Bright spring flowers at a historic tipi venue

You are currently viewing Bright spring flowers at a historic tipi venue
Spring flowers are my favourite and these peonies show you why. Just wow | Limewood Flowers | eco florist | wedding florist | Image copyright

Spring is my favourite season; when the landscape goes from brown to green and it feels like the start of something beautiful. So, when the Tipi Tribe said they were running a spring photoshoot and open day at the stunning Hackthorn Walled Garden I was in!

Read on for my top three memories of the day and all about the spring flowers.  


The other great thing about this photoshoot was the collaboration. A group of wedding suppliers coming together to create a coherent vision for the photoshoot – much like how they would for an actual wedding. It was even more impressive as most of us had never met before!

Ruby from My Lovebirds Wedding pulled together the team and the colour palette and I was delighted that it was brights. Not in your face, multicoloured or festival brights but a gorgeous palette of spring flowers in white, pink and peach with accents of the most delicate baby blue.  With Vicki Clayson Photography on board I knew we were going to get the most incredible photos as bright and beautiful is what she does.

A coherent vision

I used the most incredible hand dyed silk ribbon from Bertie and Fred as the blue accent on the bouquet. Nicky from Polka Dot Creations used the same ribbon in a pink shade on her gorgeous stationery that included more blue to bring all the colours together. We also talked beforehand about which spring flowers I was using so she could illustrate them on the invites and table numbers. This kind of detail and collaboration is how you create a coherent look across your whole wedding. When wedding suppliers know and trust each other the overall impact on your day is so much greater than the sum of the parts.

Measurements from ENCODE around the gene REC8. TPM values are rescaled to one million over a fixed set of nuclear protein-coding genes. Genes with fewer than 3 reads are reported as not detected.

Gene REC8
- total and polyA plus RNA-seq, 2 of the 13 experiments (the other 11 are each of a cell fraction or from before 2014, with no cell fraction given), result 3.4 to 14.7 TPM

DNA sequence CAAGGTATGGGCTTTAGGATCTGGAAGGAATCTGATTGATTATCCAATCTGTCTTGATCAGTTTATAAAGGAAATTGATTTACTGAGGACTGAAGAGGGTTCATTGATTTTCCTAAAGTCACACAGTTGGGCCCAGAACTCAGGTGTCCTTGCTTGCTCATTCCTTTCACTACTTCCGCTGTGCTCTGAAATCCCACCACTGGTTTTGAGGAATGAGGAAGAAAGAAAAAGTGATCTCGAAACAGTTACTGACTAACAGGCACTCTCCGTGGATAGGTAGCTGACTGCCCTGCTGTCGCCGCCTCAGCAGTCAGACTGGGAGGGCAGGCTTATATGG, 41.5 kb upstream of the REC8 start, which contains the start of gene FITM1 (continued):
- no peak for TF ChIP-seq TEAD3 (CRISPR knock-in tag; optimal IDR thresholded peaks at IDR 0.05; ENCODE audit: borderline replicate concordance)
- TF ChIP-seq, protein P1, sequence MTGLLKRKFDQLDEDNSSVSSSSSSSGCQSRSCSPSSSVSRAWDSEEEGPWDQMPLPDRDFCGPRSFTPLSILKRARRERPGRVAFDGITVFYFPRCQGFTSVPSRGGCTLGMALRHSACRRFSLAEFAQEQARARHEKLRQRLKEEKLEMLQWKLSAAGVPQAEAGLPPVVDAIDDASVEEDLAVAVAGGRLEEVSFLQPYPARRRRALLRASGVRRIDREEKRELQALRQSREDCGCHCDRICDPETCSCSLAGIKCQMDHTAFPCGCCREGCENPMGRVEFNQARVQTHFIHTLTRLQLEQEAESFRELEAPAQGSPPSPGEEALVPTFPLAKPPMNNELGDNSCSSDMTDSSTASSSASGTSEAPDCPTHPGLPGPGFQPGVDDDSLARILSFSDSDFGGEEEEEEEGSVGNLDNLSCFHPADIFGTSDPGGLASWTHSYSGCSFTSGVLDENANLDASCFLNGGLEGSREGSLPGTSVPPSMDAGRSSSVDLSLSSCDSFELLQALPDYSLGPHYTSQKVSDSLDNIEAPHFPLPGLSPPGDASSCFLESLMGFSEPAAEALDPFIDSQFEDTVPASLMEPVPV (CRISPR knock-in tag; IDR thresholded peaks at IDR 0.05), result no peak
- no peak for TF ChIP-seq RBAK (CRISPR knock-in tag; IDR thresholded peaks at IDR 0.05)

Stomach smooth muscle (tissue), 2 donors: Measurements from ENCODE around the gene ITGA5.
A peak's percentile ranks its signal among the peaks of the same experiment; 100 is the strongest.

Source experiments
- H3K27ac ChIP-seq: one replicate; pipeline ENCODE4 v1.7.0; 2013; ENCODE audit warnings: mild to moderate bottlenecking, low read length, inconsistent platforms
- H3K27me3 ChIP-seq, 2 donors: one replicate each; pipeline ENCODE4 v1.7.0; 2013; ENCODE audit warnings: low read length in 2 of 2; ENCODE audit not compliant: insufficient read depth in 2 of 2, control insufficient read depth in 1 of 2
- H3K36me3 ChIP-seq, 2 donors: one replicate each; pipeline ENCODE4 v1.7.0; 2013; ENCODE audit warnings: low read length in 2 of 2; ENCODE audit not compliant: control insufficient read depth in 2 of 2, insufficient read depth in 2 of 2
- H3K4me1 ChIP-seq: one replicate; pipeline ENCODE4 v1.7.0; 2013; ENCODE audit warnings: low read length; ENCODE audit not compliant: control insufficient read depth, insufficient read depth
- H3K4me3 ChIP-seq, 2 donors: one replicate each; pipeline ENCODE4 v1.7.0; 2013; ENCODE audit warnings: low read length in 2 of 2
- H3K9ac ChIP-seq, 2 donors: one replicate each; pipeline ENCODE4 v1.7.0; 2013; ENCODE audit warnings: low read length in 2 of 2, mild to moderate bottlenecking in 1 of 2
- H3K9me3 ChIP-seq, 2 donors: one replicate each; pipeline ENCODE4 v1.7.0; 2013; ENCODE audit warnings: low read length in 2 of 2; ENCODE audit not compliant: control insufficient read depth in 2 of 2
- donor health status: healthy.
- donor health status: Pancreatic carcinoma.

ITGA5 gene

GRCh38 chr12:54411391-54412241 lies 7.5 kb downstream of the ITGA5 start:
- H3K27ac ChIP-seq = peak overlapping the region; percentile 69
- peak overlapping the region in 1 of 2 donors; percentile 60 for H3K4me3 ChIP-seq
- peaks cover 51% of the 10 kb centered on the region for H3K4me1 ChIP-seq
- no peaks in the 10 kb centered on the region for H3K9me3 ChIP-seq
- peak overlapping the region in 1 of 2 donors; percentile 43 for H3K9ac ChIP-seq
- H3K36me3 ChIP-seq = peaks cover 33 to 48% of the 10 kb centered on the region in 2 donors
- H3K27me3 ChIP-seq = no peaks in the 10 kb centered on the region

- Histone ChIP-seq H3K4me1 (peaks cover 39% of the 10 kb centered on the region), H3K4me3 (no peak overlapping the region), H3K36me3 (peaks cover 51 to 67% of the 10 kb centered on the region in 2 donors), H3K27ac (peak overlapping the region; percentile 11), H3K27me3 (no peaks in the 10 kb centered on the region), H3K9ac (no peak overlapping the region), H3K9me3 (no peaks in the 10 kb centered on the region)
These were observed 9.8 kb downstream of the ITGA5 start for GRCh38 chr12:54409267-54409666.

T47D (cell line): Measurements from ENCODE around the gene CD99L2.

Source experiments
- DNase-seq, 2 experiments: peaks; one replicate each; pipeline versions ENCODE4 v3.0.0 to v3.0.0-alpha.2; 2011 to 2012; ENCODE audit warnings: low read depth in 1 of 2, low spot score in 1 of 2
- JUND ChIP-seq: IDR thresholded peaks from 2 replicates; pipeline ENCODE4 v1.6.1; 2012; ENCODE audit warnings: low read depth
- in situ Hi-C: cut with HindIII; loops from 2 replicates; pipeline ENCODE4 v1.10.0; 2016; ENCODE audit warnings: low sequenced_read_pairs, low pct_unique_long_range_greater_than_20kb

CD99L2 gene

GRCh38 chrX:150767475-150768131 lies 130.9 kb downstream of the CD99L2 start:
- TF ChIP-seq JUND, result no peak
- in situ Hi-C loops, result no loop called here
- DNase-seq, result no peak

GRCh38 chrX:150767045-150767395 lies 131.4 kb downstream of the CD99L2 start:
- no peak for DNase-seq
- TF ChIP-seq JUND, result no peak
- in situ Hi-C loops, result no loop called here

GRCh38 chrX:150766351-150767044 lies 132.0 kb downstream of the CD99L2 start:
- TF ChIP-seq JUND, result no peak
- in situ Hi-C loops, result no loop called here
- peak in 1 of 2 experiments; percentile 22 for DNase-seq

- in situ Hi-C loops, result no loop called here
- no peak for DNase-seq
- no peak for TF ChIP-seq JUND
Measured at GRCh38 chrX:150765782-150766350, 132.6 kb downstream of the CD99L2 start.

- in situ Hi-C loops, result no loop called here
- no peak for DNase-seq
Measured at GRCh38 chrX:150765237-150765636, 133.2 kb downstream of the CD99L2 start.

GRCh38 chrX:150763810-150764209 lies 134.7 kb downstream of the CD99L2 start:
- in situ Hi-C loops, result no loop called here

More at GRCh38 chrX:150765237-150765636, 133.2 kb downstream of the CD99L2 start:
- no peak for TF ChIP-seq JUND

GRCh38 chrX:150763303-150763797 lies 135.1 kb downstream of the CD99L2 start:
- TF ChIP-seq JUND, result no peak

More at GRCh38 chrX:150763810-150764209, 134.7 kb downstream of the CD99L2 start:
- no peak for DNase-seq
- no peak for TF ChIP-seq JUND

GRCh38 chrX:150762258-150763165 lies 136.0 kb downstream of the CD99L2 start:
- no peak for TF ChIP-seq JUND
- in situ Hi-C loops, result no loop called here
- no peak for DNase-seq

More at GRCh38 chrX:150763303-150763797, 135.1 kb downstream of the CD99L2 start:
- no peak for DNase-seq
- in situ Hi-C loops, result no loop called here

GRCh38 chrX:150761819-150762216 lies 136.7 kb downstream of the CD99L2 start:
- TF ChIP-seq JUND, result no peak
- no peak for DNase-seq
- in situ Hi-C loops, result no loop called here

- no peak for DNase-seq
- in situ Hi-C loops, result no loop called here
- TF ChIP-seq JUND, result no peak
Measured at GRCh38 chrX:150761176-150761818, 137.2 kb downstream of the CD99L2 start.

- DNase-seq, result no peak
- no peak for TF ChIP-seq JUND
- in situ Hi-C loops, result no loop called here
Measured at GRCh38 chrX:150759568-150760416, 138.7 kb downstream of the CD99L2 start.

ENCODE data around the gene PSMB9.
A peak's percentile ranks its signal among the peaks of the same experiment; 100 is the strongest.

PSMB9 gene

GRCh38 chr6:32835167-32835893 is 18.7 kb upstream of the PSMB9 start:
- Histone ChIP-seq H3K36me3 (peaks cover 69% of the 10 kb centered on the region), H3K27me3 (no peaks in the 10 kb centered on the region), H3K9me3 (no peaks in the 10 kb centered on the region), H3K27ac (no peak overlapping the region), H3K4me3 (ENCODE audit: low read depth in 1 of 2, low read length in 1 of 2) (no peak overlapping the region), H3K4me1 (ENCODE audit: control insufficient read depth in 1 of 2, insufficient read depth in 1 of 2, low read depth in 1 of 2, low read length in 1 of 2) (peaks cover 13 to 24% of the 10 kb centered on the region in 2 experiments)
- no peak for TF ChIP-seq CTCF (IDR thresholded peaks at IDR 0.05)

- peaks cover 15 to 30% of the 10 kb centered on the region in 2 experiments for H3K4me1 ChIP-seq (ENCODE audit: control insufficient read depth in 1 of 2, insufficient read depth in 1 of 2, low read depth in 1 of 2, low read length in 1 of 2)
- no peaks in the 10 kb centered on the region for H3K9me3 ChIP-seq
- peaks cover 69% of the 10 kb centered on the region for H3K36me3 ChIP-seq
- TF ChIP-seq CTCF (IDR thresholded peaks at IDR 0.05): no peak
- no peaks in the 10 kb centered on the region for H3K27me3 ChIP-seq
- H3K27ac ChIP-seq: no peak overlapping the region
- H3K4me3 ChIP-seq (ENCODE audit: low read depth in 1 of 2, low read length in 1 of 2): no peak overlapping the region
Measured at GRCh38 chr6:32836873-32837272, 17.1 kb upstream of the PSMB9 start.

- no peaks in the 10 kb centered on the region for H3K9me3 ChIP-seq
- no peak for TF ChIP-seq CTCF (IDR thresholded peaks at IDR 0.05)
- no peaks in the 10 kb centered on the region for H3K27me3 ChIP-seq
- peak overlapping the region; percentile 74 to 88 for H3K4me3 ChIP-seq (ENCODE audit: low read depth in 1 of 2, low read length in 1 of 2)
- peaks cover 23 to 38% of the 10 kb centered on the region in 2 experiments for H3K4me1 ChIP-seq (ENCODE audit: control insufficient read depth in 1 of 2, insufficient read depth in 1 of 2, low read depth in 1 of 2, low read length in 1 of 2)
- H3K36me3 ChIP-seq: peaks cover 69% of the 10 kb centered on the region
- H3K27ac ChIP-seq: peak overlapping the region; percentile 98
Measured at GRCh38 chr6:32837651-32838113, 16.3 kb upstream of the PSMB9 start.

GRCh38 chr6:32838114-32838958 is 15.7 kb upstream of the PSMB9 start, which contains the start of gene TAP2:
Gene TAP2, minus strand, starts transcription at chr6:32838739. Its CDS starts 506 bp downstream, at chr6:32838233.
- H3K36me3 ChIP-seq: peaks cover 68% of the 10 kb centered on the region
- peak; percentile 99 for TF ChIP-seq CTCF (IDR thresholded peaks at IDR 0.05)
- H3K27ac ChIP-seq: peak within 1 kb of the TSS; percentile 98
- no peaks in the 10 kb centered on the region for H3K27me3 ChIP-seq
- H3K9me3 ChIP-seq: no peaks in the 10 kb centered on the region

There is so much I could say about Hackthorn Estate. It is a gorgeous old walled garden, complete with the original greenhouses at the back and a small apple orchard (imagine the blossom if you were married in spring!). The enclosed space is great for families to relax during the day and if the weather isn’t as you would like there is a large three hat tipi from the Tipi Tribe for all your guests. If this wasn’t enough there is also the lakeside. Just a short walk from garden you can be married in front of the lake and historic home in the background. Or of course there is the historic church, which is just so beautiful. So many different looks blending seamlessly together and with such style that everything becomes a photography backdrop – even the chickens!

All about the flowers

I am going to be honest with you. If you know me then you know I specialise in locally grown eco-friendly flowers. Yet almost all the flowers I used on this photoshoot were imported. Why?

To explain, I need to give you some background on the flower industry. Over 80% of the flowers sold in England are imported. This could be from just across the channel but it is also from all around the world – south America and Africa in particular. Flowers are generally grown under cover, to stop them getting marked by the weather and sprayed with a lot of chemicals to ensure nothing nibbles them and they look perfect. Then, add in the carbon footprint of flying them here as well.

This is the industry that has grown up so that we can have whatever flowers we want at any time of the year. Much like the fruit and veg industry. This means it is actually much easier to buy imported flowers than it is to source locally grown.

Coming back to Lincolnshire, we are much more at the mercy of the weather. Spring 2021 had almost no rain and was incredibly cold. This meant that all the flower crops here were three weeks behind where they should be.

All the flowers I used (except the roses) should have been available locally grown at that time. As they were not, I bought imported and they were all gorgeous high quality blooms. This is the difficulty of working with the seasons and the same could happen on an actual wedding. There are very few couples who are so laid back as to be happy with a complete change in their flowers a couple of weeks before their date. For this reason, I always have imported flowers as a back up.

Many of my weddings include a mix of local and imported flowers because of the season and often because of supply. Many local growers are small specialist growers. They grow a wide variety of flowers and foliage I cannot access from the imported wholesalers. While this means I can source the most beautiful things that many florists cannot, it also means they don’t have enough of any one flower if it is a large wedding.

These are the things I do behind the scenes as a wedding florist. You probably don’t want to know the detail of my network of flower growers and how to balance that against the minimum orders and delivery charges of the different wholesalers. You want gorgeous flowers that fit your vision on your day and that it what I deliver for you without you having to worry about the detail.

Flowers and foliage used

Birch | Craspedia | Hawthorn | Honeysuckle | Jasmine | Larkspur | Oak | Peonies | Philadelphus | Ranunculus | Roses | Sweet peas

The photoshoot team

Elegant | Eco friendly | Extraordinary

Leave a Reply